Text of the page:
Story Of London

The City Wards in 1731: VII

Our next instalment from the Gonzales guide to London in the early part of the 18th century explores the two wards in the north west cornwer of the City, Cripplegate Ward and Aldersgate Ward. They contain a number of halls belonging to the rich guilds but also the much celebrated Sion College and the college of St Martin’s Le Grand whose site is now occupied by the General Post Office

St Giles Cripplegate.19. Cripplegate Ward is usually divided into two parts, viz., Cripplegate within the walls and Cripplegate without.The principal streets and places in Cripplegate Ward within the walls are Milk Street, great part of Honey Lane Market, part of Cateaton Street, Lad Lane, Aldermanbury, Love Lane, Addle Street, London Wall Street, from Little Wood Street to the postern, Philip Lane, most of Great Wood Street, Little Wood Street, part of Hart Street, Mugwell Street, part of Fell Street, part of Silver Street, the east part of Maiden Lane, and some few houses in Cheapside to the eastward of Wood Street.The principal streets and places in Cripplegate Ward Without are Fore Street, and the Postern Street heading to Moorfields, Back Street in Little Moorfields, Moor Lane, Grub Street, the south part to the posts and chain, the fourth part of Whitecross Street as far as the posts and chain, part of Redcross Street, Beach Lane, the south part of Golden Lane as far as the posts and chain, the east part of Golden Lane, the east part of Jewin Street, Bridgewater Square, Brackley Street, Bridgewater Street, Silver Street, and Litton Street.The public buildings in this ward are Sion College, Barber-Surgeons’ Hall, Plasterers’ Hall, Brewers’ Hall, Curriers’ Hall, the churches of St. Mary Aldermanbury, St. Alphege, St. Alban, Wood Street, and St. Giles, Cripplegate.Sion College is situated against London Wall, a little to the eastward of Cripplegate, where anciently stood a nunnery, and afterwards a hospital founded for a hundred blind men, anno 1320, by W. Elsing, mercer, and called Elsing’s Spittal: he afterwards founded here a priory for canons regular, which being surrendered to King Henry VIII. anno 1530, it was purchased by Dr. Thomas White, residentiary of St. Paul’s, and vicar of St. Dunstan’s in the West, for the use of the London clergy, who were incorporated by King Charles I., anno 1631, by the name of the president and fellows of Sion College, for the glory of God, the good of His Church, redress of inconveniences, and maintaining of truth in doctrine, and love in conversation with one another, pursuant to the donor’s will; which college is governed by the president, two deans and four assistants, who are yearly elected out of the London clergy, on the third Tuesday after Easter; but none of them reside there, the whole being left to the care of the librarian. The great gate against London Wall is adorned with two columns, their entablature and pitched pediment of the Tuscan order, whereon is this inscription in gold letters:-Collegium Sionis a Thoma White, S. T. P. Fundatum Anno Christi 1631, in Usum Clerici Lond. Bibliotheca a Johanne Simpson, S. T. B. Extracta, a diversis Benefactor, Libris locupletata, & in posterum locupletanda. Vade & fac similiter.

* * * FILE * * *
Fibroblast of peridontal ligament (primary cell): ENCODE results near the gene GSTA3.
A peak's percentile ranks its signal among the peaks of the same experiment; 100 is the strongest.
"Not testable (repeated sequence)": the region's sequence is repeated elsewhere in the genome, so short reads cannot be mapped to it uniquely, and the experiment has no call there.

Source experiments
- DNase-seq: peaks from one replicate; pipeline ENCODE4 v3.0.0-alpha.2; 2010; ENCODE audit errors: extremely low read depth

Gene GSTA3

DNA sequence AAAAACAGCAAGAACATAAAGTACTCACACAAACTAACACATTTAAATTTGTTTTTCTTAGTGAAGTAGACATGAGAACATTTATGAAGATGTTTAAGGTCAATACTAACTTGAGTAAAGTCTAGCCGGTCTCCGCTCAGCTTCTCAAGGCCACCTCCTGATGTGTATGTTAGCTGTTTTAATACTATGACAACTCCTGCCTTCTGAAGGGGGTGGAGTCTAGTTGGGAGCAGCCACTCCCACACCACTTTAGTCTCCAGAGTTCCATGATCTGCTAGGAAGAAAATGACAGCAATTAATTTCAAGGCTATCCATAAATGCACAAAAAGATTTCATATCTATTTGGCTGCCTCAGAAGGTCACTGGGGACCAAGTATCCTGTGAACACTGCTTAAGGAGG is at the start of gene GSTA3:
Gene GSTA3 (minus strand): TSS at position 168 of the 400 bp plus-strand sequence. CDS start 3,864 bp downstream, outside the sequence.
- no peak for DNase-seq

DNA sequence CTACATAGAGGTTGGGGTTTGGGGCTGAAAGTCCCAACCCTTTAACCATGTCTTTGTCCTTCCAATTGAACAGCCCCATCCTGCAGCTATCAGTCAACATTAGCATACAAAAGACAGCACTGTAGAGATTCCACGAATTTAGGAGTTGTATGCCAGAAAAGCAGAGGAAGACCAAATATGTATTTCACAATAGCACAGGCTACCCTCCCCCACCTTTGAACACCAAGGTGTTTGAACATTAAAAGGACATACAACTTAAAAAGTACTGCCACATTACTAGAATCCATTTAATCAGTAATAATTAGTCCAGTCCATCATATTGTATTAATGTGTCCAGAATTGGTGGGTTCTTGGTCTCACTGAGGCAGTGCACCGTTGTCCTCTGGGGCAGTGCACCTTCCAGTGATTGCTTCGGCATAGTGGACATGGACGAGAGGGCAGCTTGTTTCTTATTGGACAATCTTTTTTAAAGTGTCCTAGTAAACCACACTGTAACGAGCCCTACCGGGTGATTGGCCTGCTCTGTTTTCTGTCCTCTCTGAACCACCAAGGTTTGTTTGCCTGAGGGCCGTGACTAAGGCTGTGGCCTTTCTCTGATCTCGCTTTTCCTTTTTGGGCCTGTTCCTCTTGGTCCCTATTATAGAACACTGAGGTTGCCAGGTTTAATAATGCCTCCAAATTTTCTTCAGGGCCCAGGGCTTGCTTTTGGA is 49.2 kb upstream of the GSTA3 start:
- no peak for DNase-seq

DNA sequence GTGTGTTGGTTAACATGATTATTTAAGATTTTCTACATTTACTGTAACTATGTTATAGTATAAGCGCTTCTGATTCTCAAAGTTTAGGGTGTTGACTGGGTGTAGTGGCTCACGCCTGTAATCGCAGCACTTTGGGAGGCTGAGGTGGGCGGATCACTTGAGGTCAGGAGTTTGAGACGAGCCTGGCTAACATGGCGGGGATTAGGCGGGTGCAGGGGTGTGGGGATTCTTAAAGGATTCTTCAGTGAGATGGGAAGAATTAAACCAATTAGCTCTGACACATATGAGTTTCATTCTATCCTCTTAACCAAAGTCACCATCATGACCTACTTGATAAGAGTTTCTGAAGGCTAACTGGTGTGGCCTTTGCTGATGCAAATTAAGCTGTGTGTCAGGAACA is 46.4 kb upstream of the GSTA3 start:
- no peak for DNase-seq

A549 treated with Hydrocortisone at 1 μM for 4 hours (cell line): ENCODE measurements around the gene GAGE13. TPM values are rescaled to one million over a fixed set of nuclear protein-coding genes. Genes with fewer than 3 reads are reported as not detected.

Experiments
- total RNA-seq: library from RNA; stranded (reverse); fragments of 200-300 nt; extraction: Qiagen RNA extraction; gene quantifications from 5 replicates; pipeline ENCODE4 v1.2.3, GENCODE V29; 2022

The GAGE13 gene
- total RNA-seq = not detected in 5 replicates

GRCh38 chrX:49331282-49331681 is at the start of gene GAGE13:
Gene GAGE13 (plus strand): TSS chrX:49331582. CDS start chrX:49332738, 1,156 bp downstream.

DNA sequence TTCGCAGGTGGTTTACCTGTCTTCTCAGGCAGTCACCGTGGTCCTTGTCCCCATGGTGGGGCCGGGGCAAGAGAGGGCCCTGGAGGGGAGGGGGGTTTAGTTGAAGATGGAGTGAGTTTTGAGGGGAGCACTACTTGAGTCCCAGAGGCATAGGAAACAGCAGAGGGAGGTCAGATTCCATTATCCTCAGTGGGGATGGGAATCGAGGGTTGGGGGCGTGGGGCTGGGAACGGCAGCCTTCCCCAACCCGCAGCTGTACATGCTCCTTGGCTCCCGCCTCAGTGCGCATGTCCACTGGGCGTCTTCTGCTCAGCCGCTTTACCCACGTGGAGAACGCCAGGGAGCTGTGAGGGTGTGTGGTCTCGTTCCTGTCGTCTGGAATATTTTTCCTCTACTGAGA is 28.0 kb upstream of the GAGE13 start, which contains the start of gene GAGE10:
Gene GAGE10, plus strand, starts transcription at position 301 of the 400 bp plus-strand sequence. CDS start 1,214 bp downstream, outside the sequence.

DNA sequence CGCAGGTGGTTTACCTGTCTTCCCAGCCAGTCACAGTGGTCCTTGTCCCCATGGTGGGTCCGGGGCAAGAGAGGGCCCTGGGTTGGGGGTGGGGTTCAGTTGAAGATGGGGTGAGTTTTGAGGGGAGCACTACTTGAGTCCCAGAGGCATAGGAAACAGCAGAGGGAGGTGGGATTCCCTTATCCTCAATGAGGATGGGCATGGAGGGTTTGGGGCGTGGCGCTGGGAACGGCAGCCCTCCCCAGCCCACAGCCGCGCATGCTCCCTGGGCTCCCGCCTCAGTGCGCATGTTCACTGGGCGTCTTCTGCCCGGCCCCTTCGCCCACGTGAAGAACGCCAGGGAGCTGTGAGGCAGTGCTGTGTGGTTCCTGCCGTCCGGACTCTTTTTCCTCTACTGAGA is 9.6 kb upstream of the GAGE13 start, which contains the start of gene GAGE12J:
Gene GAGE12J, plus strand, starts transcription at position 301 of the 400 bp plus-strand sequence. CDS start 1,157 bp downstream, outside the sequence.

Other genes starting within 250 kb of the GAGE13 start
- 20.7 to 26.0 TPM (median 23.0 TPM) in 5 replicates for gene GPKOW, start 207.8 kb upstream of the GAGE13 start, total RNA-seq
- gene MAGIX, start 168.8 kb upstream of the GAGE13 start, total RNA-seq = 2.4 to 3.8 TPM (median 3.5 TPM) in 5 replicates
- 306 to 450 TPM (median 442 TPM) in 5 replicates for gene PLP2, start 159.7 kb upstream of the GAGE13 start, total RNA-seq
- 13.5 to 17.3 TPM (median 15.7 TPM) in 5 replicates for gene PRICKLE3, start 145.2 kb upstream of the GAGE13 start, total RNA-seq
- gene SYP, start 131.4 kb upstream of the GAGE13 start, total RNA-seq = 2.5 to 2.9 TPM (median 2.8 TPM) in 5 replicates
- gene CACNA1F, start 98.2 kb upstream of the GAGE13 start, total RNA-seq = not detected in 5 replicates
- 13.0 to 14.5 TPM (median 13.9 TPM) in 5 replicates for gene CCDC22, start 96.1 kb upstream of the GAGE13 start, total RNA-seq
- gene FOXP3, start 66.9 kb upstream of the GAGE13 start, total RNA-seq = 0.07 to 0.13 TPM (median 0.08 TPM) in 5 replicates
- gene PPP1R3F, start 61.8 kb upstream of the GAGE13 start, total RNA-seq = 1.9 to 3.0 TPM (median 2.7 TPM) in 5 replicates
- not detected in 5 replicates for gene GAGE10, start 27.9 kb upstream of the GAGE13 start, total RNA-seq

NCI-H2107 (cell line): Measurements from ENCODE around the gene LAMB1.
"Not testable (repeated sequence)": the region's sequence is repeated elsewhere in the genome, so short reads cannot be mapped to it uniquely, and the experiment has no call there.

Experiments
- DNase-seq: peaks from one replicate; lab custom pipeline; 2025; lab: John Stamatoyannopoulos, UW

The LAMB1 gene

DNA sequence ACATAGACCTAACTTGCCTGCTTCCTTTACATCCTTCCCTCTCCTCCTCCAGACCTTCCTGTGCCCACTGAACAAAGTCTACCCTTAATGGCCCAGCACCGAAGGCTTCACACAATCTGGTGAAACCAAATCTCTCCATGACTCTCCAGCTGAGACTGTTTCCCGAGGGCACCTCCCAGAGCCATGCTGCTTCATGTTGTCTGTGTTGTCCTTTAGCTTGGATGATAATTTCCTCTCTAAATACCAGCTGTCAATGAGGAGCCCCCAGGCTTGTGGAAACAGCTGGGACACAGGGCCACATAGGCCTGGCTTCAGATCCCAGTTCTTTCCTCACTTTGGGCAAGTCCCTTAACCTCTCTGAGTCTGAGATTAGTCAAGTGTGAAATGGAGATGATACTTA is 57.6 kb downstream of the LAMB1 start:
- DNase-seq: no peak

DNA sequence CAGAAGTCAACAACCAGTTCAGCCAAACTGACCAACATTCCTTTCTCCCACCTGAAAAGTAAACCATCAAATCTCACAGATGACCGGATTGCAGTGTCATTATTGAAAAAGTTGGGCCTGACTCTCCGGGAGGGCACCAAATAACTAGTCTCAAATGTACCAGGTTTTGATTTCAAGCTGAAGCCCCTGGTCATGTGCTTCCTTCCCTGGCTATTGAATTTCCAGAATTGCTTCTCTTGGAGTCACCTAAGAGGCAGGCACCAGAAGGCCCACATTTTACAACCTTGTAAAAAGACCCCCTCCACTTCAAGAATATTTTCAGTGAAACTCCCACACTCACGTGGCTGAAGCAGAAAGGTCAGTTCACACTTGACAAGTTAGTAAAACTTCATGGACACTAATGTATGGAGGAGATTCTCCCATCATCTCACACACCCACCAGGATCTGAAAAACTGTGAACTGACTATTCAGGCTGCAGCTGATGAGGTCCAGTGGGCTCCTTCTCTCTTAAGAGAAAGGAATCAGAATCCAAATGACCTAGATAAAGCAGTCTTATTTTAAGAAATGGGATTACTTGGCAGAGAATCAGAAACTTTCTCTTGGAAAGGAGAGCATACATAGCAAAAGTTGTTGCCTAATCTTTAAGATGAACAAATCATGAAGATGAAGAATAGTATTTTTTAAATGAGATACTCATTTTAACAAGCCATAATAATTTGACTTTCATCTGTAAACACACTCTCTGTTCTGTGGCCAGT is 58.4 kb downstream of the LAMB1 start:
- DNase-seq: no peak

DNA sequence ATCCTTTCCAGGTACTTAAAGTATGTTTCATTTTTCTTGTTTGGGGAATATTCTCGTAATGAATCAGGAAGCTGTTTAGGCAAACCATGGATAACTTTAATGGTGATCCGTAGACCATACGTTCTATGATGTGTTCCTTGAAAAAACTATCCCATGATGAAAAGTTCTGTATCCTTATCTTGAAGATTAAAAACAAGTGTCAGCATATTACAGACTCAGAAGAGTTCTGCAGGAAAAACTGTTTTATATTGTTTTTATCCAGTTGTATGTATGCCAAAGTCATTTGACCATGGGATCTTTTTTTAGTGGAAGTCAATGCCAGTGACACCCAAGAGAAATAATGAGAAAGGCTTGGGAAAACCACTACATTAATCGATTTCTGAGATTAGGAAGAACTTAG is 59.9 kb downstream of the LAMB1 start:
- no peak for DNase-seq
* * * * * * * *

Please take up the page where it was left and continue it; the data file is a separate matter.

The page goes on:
[“Sion College was founded by Thomas White DD in the year of our Lord 1631, for the use of the London Clergy. The library was established by John Simpson DD, who persuaded several benefactors to donate rich books whose value continues to grow. Go and do the same.”]The college consists of a handsome hall, the president’s lodgings, chambers for students, and a well-disposed library, one hundred and twenty feet in length, and thirty in breadth, which is at this day very well replenished with books, notwithstanding both library and college were burnt down anno 1666. It was rebuilt and furnished by contributions from the London clergy and their friends. The library is kept in exact order, and there are all imaginable conveniences for those who desire to consult their books.St Botolph Aldersgate.20. Aldersgate Ward. The principal streets and places in this ward are, Foster Lane, Maiden Lane, Noble Street, St. Martin’s-le-Grand, Dean’s Court, Round Court, Angel Street, Bull-and-Mouth Street, St. Anne’s Lane, Aldersgate Street, Goswell Street, Barbican, Long Lane, and Little Britain.St. Martin’s-le-Grand was anciently a magnificent college, founded by Jugelricus and Edwardus his brother, anno 1056, and confirmed by William the Conqueror, by his charter, dated anno 1068, in the second year of his reign, who also gave all the moorlands without Cripplegate to this college, exempting the dean and canons from the jurisdiction of the bishop, and from all legal services, granting them soc and sac, toll and team, with all liberties and franchises that any church in the kingdom enjoyed.[Note 1]This college was surrendered to King Edward VI. in the second year of his reign, anno 1548, and the same year the church pulled down, and the ground leased out to persons to build upon, being highly valued on account of the privileges annexed to it, for it still remains a separate jurisdiction. The sheriffs and magistrates of London have no authority in this liberty, but it is esteemed part of Westminster, and subject only to the dean and chapter of that abbey.The public buildings in this ward are, Goldsmiths’ Hall, Coachmakers’ Hall, London House, Thanet House, Cooks’ Hall, the churches of St. Anne within Aldersgate, St. Leonard, Foster Lane, and St. Botolph, Aldersgate.1 [“soc and sac” granted the right of self-government and “tol and team” granted the right to levy local tolls.] Back